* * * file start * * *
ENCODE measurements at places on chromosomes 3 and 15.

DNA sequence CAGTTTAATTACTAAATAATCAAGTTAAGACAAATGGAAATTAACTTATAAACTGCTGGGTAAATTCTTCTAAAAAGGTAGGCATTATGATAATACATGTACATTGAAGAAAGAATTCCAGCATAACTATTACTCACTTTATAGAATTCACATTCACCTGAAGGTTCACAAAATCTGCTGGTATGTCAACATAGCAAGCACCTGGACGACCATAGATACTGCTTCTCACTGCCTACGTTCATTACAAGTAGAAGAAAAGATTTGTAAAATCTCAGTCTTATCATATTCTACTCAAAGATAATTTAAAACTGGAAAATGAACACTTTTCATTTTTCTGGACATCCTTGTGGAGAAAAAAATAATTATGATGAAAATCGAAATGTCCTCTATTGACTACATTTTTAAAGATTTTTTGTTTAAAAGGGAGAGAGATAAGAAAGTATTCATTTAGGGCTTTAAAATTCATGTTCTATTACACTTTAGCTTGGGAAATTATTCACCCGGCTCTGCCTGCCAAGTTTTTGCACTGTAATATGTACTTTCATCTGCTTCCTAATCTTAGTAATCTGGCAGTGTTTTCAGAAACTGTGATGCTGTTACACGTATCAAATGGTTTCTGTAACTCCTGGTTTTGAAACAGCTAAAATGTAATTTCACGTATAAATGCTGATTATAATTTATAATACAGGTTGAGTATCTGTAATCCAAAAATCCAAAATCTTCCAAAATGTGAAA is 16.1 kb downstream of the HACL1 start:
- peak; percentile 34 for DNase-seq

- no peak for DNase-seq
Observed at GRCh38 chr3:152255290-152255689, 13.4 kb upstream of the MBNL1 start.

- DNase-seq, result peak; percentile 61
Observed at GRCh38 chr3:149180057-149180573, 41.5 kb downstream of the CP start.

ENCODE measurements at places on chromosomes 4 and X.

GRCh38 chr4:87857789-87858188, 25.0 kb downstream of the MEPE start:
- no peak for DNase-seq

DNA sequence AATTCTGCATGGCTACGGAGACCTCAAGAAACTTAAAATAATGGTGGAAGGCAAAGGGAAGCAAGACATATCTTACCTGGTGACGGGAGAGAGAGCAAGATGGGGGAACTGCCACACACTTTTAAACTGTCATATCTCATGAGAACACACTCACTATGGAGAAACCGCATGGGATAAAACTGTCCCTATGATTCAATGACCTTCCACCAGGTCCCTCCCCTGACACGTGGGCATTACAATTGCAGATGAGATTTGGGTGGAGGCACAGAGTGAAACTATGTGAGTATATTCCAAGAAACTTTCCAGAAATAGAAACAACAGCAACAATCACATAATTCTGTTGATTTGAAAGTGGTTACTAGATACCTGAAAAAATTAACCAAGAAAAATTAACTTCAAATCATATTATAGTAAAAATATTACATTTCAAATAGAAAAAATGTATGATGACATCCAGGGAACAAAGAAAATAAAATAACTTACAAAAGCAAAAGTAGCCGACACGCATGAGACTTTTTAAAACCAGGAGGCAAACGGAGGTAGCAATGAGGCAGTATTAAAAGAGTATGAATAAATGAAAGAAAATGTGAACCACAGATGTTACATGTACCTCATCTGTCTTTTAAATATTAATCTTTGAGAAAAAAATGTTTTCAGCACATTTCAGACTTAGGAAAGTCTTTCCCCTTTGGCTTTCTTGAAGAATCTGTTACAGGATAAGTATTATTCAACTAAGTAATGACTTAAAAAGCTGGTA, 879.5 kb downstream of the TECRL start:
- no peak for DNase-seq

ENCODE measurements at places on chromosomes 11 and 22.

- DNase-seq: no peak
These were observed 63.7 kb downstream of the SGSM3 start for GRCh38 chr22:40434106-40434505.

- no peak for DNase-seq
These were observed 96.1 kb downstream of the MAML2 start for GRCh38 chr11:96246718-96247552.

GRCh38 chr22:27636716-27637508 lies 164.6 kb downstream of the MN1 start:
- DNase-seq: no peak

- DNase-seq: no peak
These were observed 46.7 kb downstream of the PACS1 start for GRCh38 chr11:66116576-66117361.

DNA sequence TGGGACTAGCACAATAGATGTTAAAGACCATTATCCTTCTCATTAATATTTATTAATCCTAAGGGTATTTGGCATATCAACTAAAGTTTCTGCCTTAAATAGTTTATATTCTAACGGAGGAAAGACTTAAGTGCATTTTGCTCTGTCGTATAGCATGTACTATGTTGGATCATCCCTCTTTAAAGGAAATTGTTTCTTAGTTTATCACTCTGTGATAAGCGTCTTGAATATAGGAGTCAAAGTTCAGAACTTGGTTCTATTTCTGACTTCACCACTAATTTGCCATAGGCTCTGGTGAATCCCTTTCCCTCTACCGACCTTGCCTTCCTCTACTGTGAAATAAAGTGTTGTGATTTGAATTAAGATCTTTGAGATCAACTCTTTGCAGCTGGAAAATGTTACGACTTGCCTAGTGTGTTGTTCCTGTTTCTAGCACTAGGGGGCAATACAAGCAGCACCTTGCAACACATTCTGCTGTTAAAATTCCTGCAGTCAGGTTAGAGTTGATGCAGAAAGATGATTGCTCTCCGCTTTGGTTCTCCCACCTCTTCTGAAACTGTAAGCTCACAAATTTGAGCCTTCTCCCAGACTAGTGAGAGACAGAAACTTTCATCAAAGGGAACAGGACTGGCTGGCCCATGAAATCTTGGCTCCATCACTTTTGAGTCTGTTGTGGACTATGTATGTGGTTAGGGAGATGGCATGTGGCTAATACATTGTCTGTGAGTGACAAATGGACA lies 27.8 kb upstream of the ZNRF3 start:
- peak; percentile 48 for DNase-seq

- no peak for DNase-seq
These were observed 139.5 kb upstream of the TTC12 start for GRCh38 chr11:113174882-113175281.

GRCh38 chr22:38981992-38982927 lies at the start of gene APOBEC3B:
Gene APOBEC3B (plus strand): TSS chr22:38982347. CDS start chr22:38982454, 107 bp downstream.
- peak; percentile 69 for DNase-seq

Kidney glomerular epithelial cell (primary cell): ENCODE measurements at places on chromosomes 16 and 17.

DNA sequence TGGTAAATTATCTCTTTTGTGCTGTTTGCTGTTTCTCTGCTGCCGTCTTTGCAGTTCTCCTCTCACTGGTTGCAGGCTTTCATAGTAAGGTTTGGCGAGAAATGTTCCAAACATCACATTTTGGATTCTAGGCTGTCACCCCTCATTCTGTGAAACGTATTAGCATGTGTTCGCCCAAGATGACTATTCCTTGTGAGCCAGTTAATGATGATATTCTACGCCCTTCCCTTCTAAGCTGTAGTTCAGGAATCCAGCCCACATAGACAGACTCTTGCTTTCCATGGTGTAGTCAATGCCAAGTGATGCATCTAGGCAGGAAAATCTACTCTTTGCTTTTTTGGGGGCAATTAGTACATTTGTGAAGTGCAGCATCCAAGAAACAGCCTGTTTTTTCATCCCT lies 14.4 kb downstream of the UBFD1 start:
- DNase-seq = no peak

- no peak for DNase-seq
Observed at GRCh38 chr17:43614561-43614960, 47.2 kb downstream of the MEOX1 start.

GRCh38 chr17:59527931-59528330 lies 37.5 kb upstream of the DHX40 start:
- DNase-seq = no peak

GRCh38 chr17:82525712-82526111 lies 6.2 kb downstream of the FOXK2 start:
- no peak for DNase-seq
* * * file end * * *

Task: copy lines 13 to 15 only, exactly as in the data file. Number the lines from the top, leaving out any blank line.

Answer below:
ENCODE measurements at places on chromosomes 11 and 22.

- DNase-seq: no peak
These were observed 63.7 kb downstream of the SGSM3 start for GRCh38 chr22:40434106-40434505.